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How to Choose a Surf Camp

Choosing a surf camp (or any summer camp) for your child can be a challenging and sometimes overwhelming task. There's a seemingly endless variety of camps to consider, and matching one to your child’s interests, personality and schedule can be daunting. Furthermore, as a parent, you have the responsibility to make sure the camp you choose is operated in a safe, appropriate manner for your child’s age and skill levels.

Following is a camp selection check list for parents developed by summer camp expert Eric Naftulin, an American Camp Association ambassador and owner/operator of Aloha Beach Camp, a Los Angeles, California summer camp for kids and teens ages five to 15. With nearly two decades of camp experience, Naftulin understands the challenges parents face during camp enrollment season and offers the following tips to help guide them through the camp selection process.

1. Identify the camp’s program emphasis.  Every camp has a different philosophy and program emphasis.  Knowing your child’s personality and learning style, you can determine if a camp that promotes healthy competition among camp “teams” is the best choice, or if a camp based on cooperative learning is a better fit for your child.

2, Confirm that the camp is accredited. In order to pass accreditation offered by the ACA, camps must comply with up to 300  standards of health, safety and program matters important to a camp’s operation.

3. Ask about the camp director’s background.  To ensure that the camp director is qualified, make sure they meet the minimum standards set by ACA, which recommend that directors are at least 25,  hold a bachelor’s degree, have in-depth experience in camp administration and have performed in-service training in the last three years.

4. Counselor-to-camper ratios. To make sure your child is getting the individual attention he or she needsfor his or her age, compare the camp’s counselor-to-camper ratio to ACA standards.  For overnight camps, the general recommended ratio is 6:1 for 7 and 8 year olds, 8:1 for 9 to 14 year olds and 10:1 for campers15 to 17. For day camps, the general ratios range from 8:1 for 6, 7 and 8 year olds, 10:1 for 9 to 14 yearolds and 12:1 for campers ages 15 to 17.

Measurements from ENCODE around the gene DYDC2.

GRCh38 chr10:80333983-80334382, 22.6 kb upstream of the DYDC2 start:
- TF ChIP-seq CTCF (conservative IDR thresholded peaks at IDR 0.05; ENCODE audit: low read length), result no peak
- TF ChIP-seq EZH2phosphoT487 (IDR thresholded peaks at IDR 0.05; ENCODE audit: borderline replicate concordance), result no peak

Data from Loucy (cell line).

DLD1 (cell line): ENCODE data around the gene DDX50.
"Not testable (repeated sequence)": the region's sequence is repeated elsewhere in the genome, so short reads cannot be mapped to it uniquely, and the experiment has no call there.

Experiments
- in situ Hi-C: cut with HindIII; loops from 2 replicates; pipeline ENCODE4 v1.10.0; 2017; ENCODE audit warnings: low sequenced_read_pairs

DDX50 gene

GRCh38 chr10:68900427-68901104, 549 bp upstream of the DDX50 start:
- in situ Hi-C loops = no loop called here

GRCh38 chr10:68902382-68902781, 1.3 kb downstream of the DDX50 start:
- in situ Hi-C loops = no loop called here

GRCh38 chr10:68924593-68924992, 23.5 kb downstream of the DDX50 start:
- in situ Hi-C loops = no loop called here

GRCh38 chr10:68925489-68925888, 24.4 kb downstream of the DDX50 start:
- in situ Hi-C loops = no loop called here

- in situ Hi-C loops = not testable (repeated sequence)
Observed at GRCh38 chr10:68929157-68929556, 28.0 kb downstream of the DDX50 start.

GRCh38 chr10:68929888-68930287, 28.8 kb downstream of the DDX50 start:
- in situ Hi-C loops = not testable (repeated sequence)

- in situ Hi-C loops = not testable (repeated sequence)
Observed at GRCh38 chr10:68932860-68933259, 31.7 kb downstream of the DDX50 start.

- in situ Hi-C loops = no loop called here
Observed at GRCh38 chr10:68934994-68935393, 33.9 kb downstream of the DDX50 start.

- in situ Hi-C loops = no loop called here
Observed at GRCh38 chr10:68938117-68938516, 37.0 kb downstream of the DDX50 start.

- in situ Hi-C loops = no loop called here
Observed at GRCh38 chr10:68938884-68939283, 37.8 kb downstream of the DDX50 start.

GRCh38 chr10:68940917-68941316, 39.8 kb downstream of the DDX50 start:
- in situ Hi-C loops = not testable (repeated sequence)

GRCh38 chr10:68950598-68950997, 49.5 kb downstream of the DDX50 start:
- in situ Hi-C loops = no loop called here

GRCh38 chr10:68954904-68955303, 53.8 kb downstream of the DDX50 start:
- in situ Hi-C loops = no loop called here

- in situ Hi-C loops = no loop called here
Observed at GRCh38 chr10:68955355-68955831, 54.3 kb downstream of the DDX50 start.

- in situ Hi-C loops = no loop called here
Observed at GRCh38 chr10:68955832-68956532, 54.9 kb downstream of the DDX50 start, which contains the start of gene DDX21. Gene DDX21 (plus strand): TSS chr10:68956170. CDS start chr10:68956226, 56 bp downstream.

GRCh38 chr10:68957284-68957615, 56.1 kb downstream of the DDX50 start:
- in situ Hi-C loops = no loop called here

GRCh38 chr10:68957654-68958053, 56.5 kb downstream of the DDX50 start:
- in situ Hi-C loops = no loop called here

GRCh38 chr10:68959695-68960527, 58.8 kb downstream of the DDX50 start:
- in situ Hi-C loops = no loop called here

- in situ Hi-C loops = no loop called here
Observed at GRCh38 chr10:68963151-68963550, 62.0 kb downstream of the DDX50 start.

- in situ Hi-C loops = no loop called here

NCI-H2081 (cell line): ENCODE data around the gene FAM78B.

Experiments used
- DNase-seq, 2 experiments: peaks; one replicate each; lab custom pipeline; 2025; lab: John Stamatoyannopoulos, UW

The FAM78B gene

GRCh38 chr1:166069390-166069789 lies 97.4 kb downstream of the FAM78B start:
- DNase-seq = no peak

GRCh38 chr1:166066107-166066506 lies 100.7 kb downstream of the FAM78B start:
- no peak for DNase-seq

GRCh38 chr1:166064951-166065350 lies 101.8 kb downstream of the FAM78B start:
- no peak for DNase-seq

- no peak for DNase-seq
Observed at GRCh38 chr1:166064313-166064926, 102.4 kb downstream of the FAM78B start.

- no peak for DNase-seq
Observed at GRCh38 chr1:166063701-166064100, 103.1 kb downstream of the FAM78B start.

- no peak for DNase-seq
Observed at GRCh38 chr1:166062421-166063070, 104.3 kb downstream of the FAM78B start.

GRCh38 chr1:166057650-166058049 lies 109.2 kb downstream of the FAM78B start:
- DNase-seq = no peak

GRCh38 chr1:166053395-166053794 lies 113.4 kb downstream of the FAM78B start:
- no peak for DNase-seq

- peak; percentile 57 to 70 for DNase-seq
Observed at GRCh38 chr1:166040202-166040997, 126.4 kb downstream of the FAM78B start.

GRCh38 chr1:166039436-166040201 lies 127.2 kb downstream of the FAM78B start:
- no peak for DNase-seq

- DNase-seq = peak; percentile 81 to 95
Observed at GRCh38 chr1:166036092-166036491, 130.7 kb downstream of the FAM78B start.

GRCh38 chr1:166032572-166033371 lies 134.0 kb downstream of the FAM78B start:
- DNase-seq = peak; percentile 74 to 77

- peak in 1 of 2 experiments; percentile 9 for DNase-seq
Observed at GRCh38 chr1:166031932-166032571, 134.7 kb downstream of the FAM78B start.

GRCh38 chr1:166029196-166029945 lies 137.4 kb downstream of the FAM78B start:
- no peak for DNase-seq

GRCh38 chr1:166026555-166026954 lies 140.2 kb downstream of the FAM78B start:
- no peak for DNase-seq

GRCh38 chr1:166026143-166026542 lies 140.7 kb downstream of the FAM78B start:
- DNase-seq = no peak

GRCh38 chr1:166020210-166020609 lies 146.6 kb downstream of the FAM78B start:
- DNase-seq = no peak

(Please note, the above-cited child-to-counselor ratio standards are only ACA's general, MINIMUM recommendations and may vary depending on various situations and/or conditions. Moreover, there could be additional standards relating to specific programs and/or activities where more supervision may be prudent, if not recommended and/or required.  Accordingly, you should use your own judgement and conduct your own research to decide what is appropriate for you and your child.)

5. Inquire about camp staff. Camp Counselors can greatly enhance a child’s camp experience.  In addition tofacilitating camp activities, counselors serve as role models, and should be dependable, trustworthy, andshow enthusiasm for their role.  For safety reasons, counselors should also be CPR and First Aid-Certified, and have undergone criminal background checks prior to employment by the camp.

6. Accommodation of special needs. If your child has special needs due to a medical condition or allergy, be sure to ask if the camp is equipped to handle these special requirements for your child.

7. Find out about how the camp handles discipline.  As in any organization, rules are needed, yet the camp’s disciplinary approach should be fair and openly communicated.  Positive reinforcement, a sense of fair play and assertive role-modeling are important things to look for. If penalties apply to certain violations, camp staff should apply them fairly, calmly and without unnecessary criticism.

8. Check the camp’s references.  References can provide you with a glimpse of the experiences others have had at a camp, and are an important way of checking out a camp’s track record and reputation.  Camp directors should be willing to provide references upon request.